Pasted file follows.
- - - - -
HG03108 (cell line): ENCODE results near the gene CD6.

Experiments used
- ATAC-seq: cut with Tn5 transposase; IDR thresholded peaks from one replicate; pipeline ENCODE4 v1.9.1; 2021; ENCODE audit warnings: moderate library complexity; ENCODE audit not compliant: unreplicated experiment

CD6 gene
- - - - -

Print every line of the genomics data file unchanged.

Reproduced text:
HG03108 (cell line): ENCODE results near the gene CD6.

Experiments used
- ATAC-seq: cut with Tn5 transposase; IDR thresholded peaks from one replicate; pipeline ENCODE4 v1.9.1; 2021; ENCODE audit warnings: moderate library complexity; ENCODE audit not compliant: unreplicated experiment

CD6 gene